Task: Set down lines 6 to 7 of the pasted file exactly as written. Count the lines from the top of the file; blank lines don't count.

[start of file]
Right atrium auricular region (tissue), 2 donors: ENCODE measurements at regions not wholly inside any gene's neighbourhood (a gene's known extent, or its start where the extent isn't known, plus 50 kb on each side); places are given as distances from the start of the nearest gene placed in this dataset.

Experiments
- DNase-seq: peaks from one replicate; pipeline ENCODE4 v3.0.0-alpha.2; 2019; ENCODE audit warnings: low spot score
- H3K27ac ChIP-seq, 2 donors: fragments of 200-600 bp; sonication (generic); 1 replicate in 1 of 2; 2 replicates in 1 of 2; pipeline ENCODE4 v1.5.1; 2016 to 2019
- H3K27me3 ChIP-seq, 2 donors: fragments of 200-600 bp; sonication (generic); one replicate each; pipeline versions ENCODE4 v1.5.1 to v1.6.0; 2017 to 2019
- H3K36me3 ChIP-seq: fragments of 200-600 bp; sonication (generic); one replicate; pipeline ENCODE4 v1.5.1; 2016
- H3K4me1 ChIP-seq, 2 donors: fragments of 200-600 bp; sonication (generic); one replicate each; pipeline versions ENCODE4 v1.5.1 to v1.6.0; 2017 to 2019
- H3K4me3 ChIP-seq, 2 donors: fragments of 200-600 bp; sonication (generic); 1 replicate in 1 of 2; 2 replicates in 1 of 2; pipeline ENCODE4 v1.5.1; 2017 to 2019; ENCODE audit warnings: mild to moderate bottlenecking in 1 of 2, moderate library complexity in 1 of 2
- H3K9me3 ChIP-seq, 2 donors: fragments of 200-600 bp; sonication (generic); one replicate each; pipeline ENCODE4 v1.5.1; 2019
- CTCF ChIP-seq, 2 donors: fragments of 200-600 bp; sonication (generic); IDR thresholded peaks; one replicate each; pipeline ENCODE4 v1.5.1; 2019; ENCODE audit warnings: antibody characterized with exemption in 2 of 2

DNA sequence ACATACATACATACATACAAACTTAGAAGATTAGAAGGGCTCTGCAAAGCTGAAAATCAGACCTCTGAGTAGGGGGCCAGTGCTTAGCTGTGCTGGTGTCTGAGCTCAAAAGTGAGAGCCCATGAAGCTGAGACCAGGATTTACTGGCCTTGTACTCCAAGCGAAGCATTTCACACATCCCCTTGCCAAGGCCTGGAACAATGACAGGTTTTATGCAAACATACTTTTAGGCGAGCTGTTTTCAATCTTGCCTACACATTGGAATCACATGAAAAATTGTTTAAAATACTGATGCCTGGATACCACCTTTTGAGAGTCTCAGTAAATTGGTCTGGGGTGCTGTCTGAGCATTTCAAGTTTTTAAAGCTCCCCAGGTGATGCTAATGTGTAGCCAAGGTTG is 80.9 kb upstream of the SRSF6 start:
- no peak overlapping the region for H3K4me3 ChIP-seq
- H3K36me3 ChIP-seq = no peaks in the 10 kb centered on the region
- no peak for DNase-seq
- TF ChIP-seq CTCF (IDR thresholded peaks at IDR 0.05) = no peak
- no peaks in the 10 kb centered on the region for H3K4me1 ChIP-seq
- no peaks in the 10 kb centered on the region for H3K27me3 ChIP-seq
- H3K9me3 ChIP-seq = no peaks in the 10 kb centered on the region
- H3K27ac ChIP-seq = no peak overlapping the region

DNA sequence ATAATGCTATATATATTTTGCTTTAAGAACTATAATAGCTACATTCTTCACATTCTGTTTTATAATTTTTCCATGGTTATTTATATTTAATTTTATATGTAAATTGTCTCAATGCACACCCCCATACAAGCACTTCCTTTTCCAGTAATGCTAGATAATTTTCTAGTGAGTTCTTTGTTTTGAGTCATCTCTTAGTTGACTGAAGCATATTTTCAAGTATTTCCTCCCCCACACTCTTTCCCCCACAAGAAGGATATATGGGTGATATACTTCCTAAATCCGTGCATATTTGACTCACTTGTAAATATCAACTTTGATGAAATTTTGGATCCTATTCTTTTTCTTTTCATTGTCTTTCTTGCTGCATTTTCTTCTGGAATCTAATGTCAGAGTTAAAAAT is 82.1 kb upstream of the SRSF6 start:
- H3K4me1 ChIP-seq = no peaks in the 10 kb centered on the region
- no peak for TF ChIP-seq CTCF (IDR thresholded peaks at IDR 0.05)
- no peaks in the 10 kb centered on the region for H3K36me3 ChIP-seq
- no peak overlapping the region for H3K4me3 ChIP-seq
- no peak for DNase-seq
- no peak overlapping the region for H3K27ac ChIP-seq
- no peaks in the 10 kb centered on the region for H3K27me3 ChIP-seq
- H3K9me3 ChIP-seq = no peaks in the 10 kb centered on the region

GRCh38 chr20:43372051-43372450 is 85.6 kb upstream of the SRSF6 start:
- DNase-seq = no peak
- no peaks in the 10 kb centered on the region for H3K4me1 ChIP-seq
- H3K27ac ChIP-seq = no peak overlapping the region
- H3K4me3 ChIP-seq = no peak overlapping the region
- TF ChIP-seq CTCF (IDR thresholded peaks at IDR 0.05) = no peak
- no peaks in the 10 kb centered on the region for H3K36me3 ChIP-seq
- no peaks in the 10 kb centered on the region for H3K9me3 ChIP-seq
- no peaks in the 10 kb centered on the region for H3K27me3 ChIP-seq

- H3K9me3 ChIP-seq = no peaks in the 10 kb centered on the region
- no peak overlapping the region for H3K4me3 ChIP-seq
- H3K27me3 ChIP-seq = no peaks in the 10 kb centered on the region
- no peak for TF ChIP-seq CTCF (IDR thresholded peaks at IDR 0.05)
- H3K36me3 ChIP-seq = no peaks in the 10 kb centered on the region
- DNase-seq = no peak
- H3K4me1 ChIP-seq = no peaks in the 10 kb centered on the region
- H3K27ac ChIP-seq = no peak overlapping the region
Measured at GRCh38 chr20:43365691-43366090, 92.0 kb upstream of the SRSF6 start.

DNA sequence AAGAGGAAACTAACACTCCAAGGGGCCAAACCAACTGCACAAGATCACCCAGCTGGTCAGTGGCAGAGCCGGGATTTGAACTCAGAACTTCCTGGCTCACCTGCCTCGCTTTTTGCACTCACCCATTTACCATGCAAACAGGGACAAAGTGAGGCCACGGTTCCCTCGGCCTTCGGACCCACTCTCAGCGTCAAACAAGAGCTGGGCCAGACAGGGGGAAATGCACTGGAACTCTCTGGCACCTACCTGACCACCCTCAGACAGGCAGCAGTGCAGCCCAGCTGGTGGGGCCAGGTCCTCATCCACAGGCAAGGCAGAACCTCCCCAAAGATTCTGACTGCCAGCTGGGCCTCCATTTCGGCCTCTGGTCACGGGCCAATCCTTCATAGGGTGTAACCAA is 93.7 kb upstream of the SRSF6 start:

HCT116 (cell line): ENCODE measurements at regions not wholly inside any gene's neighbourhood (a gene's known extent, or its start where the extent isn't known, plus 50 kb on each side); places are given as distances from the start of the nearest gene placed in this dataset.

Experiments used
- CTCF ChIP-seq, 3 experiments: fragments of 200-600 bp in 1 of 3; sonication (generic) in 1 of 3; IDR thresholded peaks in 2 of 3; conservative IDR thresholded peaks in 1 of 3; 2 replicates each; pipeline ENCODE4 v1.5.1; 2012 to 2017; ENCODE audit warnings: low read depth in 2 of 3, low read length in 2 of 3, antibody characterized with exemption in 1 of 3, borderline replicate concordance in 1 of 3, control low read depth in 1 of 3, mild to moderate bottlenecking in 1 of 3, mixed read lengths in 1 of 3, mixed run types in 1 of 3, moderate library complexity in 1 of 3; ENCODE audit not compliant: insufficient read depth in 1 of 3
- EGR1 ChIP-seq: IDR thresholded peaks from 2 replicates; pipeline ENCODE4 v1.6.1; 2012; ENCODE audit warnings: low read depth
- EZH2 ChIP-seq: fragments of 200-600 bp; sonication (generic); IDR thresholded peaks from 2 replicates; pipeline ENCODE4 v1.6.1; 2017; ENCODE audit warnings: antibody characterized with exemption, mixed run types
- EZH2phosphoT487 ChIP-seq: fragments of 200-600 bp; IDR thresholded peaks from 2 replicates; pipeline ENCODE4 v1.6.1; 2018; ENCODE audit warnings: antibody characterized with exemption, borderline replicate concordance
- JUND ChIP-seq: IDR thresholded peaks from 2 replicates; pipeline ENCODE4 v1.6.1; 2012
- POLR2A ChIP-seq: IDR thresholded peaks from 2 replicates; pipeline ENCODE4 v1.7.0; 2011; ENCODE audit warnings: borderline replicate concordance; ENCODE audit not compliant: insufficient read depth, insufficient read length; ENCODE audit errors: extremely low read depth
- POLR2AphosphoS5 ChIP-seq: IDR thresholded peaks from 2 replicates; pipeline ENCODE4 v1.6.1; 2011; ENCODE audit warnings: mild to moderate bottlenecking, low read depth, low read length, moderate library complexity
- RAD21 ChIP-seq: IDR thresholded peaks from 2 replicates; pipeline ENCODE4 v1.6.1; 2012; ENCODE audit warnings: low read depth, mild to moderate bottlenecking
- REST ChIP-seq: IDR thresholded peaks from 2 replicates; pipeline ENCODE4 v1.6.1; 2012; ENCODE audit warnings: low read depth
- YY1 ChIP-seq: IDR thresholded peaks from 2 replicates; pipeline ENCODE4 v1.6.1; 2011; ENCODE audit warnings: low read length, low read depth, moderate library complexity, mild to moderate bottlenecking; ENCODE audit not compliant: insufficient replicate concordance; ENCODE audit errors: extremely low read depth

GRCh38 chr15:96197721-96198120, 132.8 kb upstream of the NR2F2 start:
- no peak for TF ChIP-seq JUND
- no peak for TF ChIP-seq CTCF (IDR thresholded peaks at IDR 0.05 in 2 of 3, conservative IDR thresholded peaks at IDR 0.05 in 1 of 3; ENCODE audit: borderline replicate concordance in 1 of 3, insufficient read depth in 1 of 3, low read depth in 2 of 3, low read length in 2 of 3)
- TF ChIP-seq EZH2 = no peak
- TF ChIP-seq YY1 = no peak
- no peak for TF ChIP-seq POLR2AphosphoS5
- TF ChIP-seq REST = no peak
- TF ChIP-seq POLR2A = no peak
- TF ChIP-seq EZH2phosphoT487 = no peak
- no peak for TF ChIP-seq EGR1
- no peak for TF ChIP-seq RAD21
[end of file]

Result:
- H3K36me3 ChIP-seq: fragments of 200-600 bp; sonication (generic); one replicate; pipeline ENCODE4 v1.5.1; 2016
- H3K4me1 ChIP-seq, 2 donors: fragments of 200-600 bp; sonication (generic); one replicate each; pipeline versions ENCODE4 v1.5.1 to v1.6.0; 2017 to 2019